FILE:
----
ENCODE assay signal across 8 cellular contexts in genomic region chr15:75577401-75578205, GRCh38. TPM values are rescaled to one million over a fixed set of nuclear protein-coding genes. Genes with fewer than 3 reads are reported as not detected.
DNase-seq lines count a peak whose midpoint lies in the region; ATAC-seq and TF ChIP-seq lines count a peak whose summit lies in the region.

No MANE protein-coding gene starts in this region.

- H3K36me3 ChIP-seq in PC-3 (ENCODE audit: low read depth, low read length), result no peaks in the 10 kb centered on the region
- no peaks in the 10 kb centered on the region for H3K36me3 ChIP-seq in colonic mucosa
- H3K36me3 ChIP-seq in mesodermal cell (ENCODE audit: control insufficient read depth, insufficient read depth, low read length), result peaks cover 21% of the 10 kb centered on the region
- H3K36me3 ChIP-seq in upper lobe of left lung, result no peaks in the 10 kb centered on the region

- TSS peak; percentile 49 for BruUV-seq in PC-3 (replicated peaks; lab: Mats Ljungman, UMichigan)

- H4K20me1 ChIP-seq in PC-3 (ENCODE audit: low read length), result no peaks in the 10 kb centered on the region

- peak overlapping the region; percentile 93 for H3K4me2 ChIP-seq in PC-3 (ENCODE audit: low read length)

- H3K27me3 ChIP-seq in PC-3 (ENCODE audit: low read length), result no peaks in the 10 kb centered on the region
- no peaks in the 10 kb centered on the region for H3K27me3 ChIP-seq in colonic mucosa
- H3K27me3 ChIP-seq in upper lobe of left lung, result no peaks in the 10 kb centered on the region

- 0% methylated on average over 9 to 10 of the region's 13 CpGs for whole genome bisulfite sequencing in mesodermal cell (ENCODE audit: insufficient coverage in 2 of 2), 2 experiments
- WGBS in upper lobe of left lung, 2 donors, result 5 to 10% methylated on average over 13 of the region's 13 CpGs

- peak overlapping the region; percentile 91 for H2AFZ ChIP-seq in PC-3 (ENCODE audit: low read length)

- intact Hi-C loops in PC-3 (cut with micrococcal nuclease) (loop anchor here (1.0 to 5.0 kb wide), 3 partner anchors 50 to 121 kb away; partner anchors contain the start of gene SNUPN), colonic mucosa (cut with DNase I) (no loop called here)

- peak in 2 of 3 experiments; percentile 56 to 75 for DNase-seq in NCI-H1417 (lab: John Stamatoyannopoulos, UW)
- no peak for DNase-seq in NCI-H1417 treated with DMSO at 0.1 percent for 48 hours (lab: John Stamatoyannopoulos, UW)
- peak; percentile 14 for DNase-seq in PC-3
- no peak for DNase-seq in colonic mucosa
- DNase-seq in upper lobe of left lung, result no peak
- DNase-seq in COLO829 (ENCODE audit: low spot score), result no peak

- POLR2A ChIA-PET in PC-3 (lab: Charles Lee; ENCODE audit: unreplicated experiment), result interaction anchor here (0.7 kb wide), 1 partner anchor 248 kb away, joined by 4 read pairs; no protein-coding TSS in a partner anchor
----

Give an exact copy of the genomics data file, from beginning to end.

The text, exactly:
ENCODE assay signal across 8 cellular contexts in genomic region chr15:75577401-75578205, GRCh38. TPM values are rescaled to one million over a fixed set of nuclear protein-coding genes. Genes with fewer than 3 reads are reported as not detected.
DNase-seq lines count a peak whose midpoint lies in the region; ATAC-seq and TF ChIP-seq lines count a peak whose summit lies in the region.

No MANE protein-coding gene starts in this region.

- H3K36me3 ChIP-seq in PC-3 (ENCODE audit: low read depth, low read length), result no peaks in the 10 kb centered on the region
- no peaks in the 10 kb centered on the region for H3K36me3 ChIP-seq in colonic mucosa
- H3K36me3 ChIP-seq in mesodermal cell (ENCODE audit: control insufficient read depth, insufficient read depth, low read length), result peaks cover 21% of the 10 kb centered on the region
- H3K36me3 ChIP-seq in upper lobe of left lung, result no peaks in the 10 kb centered on the region

- TSS peak; percentile 49 for BruUV-seq in PC-3 (replicated peaks; lab: Mats Ljungman, UMichigan)

- H4K20me1 ChIP-seq in PC-3 (ENCODE audit: low read length), result no peaks in the 10 kb centered on the region

- peak overlapping the region; percentile 93 for H3K4me2 ChIP-seq in PC-3 (ENCODE audit: low read length)

- H3K27me3 ChIP-seq in PC-3 (ENCODE audit: low read length), result no peaks in the 10 kb centered on the region
- no peaks in the 10 kb centered on the region for H3K27me3 ChIP-seq in colonic mucosa
- H3K27me3 ChIP-seq in upper lobe of left lung, result no peaks in the 10 kb centered on the region

- 0% methylated on average over 9 to 10 of the region's 13 CpGs for whole genome bisulfite sequencing in mesodermal cell (ENCODE audit: insufficient coverage in 2 of 2), 2 experiments
- WGBS in upper lobe of left lung, 2 donors, result 5 to 10% methylated on average over 13 of the region's 13 CpGs

- peak overlapping the region; percentile 91 for H2AFZ ChIP-seq in PC-3 (ENCODE audit: low read length)

- intact Hi-C loops in PC-3 (cut with micrococcal nuclease) (loop anchor here (1.0 to 5.0 kb wide), 3 partner anchors 50 to 121 kb away; partner anchors contain the start of gene SNUPN), colonic mucosa (cut with DNase I) (no loop called here)

- peak in 2 of 3 experiments; percentile 56 to 75 for DNase-seq in NCI-H1417 (lab: John Stamatoyannopoulos, UW)
- no peak for DNase-seq in NCI-H1417 treated with DMSO at 0.1 percent for 48 hours (lab: John Stamatoyannopoulos, UW)
- peak; percentile 14 for DNase-seq in PC-3
- no peak for DNase-seq in colonic mucosa
- DNase-seq in upper lobe of left lung, result no peak
- DNase-seq in COLO829 (ENCODE audit: low spot score), result no peak

- POLR2A ChIA-PET in PC-3 (lab: Charles Lee; ENCODE audit: unreplicated experiment), result interaction anchor here (0.7 kb wide), 1 partner anchor 248 kb away, joined by 4 read pairs; no protein-coding TSS in a partner anchor